The current results examine the risks, benefits and performance.
When the topic of colored contact lenses arises with a patient, the first thing that comes to mind is to change the color of the eyes.
Aside from cosmetic reasons, there are many ways that colored or tinted contact lenses can help patients, such as decreasing glare or changing color perception for those who are color blind.
Whether for cosmetic or therapeutic purposes, colored contact lenses are generally not something ODs mention to patients. However, once recommended, they are of interest to many patients.
Recommendations can be made from a variety of perspectives. Regardless of how they are provided, it’s important to note that while colored lenses can be of benefit to patients, they come with risks that many are unaware of. Let’s take a look at how colored contact lenses can safely benefit patients.
Related: Five Ways To Stand Out With Specialty Contact Lenses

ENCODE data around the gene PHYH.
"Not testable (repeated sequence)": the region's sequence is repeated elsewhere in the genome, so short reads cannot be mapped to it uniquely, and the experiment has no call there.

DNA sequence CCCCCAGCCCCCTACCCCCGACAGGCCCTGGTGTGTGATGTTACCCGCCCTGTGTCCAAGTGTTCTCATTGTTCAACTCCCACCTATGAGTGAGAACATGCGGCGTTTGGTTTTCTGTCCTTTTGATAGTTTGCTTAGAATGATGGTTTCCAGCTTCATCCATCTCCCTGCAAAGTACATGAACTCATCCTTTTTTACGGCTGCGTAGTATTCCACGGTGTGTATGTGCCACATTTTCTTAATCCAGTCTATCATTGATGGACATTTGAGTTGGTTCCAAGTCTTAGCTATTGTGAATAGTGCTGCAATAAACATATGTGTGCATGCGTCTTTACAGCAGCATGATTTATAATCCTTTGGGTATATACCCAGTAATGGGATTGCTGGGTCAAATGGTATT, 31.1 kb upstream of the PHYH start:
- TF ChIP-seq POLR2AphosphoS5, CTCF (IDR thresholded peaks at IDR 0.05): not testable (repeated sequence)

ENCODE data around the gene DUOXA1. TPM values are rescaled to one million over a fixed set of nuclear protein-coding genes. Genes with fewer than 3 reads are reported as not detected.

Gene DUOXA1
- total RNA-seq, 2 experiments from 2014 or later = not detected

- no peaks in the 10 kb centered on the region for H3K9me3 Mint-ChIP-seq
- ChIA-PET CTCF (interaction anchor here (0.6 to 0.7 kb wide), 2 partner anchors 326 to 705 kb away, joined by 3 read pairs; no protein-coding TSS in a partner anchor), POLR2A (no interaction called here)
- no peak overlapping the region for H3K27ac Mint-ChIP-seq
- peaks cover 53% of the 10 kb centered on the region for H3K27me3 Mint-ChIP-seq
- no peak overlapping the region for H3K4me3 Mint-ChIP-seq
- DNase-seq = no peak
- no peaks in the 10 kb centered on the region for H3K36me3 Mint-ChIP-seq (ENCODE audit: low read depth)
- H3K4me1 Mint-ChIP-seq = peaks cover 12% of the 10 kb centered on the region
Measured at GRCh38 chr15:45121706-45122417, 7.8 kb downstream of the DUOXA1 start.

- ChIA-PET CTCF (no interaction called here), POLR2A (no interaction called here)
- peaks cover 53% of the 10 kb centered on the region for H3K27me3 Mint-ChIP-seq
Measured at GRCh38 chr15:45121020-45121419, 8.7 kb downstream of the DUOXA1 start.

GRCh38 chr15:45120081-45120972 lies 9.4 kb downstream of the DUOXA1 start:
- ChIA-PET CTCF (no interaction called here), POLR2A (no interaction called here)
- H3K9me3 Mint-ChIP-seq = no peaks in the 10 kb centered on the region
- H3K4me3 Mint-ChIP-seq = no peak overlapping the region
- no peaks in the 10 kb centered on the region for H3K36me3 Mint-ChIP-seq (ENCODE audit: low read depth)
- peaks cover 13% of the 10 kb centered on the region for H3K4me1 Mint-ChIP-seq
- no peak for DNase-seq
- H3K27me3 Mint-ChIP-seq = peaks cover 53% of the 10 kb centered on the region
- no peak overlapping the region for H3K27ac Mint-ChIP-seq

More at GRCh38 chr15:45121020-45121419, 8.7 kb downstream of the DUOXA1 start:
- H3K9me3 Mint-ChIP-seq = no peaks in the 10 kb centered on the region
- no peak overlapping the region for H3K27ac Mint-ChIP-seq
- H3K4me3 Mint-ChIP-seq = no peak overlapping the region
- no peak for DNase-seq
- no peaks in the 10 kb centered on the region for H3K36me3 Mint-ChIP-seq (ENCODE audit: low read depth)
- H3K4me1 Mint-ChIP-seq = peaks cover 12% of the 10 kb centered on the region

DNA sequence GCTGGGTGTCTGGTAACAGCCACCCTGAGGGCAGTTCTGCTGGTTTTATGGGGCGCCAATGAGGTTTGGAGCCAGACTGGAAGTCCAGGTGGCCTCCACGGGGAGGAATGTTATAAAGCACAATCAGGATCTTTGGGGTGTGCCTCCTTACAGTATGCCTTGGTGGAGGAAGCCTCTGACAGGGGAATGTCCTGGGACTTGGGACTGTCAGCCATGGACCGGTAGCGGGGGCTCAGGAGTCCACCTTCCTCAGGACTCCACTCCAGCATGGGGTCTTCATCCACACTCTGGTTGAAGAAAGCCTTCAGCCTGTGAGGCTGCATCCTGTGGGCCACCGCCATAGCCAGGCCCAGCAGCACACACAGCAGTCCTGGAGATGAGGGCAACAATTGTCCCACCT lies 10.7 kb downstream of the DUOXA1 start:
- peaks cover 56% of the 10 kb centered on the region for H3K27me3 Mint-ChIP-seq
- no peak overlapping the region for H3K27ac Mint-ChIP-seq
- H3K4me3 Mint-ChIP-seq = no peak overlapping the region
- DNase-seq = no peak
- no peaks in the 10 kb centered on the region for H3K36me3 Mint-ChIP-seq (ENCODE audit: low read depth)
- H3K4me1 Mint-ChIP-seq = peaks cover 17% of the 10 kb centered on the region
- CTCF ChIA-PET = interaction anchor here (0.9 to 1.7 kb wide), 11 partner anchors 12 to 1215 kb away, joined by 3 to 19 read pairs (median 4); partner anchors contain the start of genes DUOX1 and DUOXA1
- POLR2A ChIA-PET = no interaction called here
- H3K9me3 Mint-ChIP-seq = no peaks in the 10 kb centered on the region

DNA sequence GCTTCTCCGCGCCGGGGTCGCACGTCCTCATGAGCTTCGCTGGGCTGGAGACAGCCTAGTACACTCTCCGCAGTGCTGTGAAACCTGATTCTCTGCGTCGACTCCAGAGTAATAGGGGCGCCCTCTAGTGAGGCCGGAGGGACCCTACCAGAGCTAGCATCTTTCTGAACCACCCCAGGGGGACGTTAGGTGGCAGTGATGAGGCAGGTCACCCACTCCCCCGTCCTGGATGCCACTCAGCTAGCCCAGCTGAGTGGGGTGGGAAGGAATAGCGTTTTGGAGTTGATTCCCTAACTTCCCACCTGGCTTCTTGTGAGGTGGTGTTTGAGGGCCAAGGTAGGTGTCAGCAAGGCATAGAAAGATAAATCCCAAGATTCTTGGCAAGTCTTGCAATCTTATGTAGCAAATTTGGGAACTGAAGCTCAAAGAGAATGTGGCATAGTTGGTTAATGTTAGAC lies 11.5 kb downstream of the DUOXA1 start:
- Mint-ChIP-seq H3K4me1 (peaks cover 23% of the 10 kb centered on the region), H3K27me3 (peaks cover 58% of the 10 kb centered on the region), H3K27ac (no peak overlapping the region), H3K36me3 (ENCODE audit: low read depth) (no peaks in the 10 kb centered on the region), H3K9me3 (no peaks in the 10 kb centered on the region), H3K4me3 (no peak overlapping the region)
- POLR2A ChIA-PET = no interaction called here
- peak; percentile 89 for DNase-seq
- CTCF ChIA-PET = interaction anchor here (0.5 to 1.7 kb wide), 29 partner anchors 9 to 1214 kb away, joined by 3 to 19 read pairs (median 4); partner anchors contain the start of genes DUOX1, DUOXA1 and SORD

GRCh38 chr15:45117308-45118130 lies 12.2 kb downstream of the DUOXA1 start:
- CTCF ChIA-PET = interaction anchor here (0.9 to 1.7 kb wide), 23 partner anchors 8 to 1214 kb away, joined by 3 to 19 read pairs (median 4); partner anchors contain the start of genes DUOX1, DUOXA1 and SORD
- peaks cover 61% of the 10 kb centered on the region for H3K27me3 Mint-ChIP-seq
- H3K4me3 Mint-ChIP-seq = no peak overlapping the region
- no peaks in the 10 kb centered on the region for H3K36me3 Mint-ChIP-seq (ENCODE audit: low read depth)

Colored contact lenses produced in series
Mass-produced colored contact lenses can be found in trial fit kits and are easily accessible for distribution in an office.
Usually these lenses are computer generated. Therefore, ODs cannot change parameters such as saturation, lightness, or coloring alignment.
Mass-produced colored contact lenses can either enhance the natural color of patients’ eyes or change it completely. They fit in a similar fashion to most soft contact lenses used to correct refractive errors.
Therefore, additional usage time is not required compared to mass-produced transparent and soft contact lenses.
Most mass produced colored lenses are available in spherical powers with daily or monthly replacement schedules. The lower cost of the lenses, resulting from mass production, makes it easy to present them to patients as a full-time or temporary wearing option.
Mass-produced colored contact lenses are generally popular for wearing at social events.1 Due to their transparent backing and colorful pigments surrounding the iris, they allow for variation in patterns that can create a natural or bold appearance.
Related: Excessive contact lens wear has short and long term consequences
For example, patients with brown eyes may choose brown or hazel shades to slightly change the color of the iris, or may choose blue or green tints to change the appearance more dramatically.